Ford Mustang GT review – pony car pioneer still the centre of attention

Ford Mustang GT review – pony car pioneer still the centre of attention
Ford Mustang GT review – pony car pioneer still the centre of attention

With a road presence unrivalled in the European market, a thumping great engine under the bonnet and producing an unmistakable V8 growl, the 2018 Ford Mustang has lost none of its swagger following its mid-life refresh.

From a distance it looks like little has changed but nips, tucks and upgrades – some practical, some cosmetic – are visible close-up to a learned eye and have sharpened up this already good-looking sports coupe.

The bonnet now sports air vents – the black contrast vents on our Orange Fury painted test car were very Fast and Furious.The revised lower grille design improves aerodynamics and the larger front splitter increases downforce to help keep the front end planted to the ground for greater stability. Rocker shields to the rear of the front wheel arches improve air flow beneath the Mustang, reducing drag.

Ford Mustang

Ford Mustang GT

Price: £41,745 (£47,905 as tested)
Engine: 5.0-litre, V8, petrol
Power: 444bhp
Torque:387lb/ft
Transmission: Six-speed manual
Top speed: 155mph
0-62mph: 4.6 seconds
Economy: 22.8mpg combined
CO2 emissions: 277g/km

The rear end has also had a tidy up and if the bonnet vents, quad tailpipes and pony projecting onto the pavement underneath the door sills aren’t enough for you, you can now option a spoiler to sit on the rear lid as well.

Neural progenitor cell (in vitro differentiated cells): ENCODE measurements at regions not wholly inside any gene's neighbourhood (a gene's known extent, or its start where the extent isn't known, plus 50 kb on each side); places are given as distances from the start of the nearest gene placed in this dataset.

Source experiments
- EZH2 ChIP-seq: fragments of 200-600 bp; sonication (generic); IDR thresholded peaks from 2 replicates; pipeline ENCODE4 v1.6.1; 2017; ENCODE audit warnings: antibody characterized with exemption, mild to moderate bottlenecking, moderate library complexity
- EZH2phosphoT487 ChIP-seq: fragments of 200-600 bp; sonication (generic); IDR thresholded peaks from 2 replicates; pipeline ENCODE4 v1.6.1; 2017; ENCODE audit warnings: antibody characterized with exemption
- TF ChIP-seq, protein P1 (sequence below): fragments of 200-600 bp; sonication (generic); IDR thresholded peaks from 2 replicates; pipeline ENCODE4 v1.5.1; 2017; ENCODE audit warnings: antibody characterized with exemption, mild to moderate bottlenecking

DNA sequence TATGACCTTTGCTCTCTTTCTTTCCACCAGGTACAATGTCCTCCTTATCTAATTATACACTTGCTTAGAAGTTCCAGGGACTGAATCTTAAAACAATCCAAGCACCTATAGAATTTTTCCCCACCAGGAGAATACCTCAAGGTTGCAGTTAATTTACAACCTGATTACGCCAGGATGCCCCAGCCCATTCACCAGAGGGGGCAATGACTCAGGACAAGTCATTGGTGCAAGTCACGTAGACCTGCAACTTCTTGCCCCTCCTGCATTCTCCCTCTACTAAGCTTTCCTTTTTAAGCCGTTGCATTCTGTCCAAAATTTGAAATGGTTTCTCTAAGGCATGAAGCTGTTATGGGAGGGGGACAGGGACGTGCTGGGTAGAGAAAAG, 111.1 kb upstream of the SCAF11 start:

My 17-year-old self would be drooling – but it was the dads on the school run that kept asking me about the car.

“Yes, it does look brilliant. No, it’s not mine. Yes, it does always sound like that”. No less than eight relative strangers stopped to ask about the car during the course of our one week test.

Ford Mustang

It’s not just a poser’s car though, it’s also a proper driver’s one. With power on tap, a heavy – by modern standards – steering set-up and satisfyingly solid manual gear shift it feels like an analogue, old-fashioned sports car that you need to muscle into submission.

It’s an illusion – it’s all very high-tech – but it’s enough to trick you into thinking you’re Steve McQueen and you’re showing the big V8 who’s boss by the force of your will. That theatre is what makes the Mustang so rewarding to drive.

Ford Mustang

Yet more theatre, the back end is willing to kick out if you give it too much power exiting the corners and there’s a bit of understeer going in, with that long nose swinging wide at times.

The optional MagneRide adaptive suspension system – an addition since I drove the previous model – does a terrific job of minimising body roll and keeping things controlled – impressive given this is a four-seater that weighs almost 1,700kg.

Our test car was fitted with the six-speed manual transmission – but if you want the full Americana experience you can option the new 10-speed auto box which is a big improvement on the old one.

Ford Mustang

I’d personally go for the manual and I’d option on the MagneRide suspension and Recaro seats too. I would sack the spoiler though.

At a shade over £40,000 for the V8, three years on from its European launch and the Mustang is still in a league of its own in terms of bang-for-your-buck and sheer personality.

If you’re thinking of buying one – particularly in a loud colour – just bear in mind that people will bother you about it.

Ford Mustang

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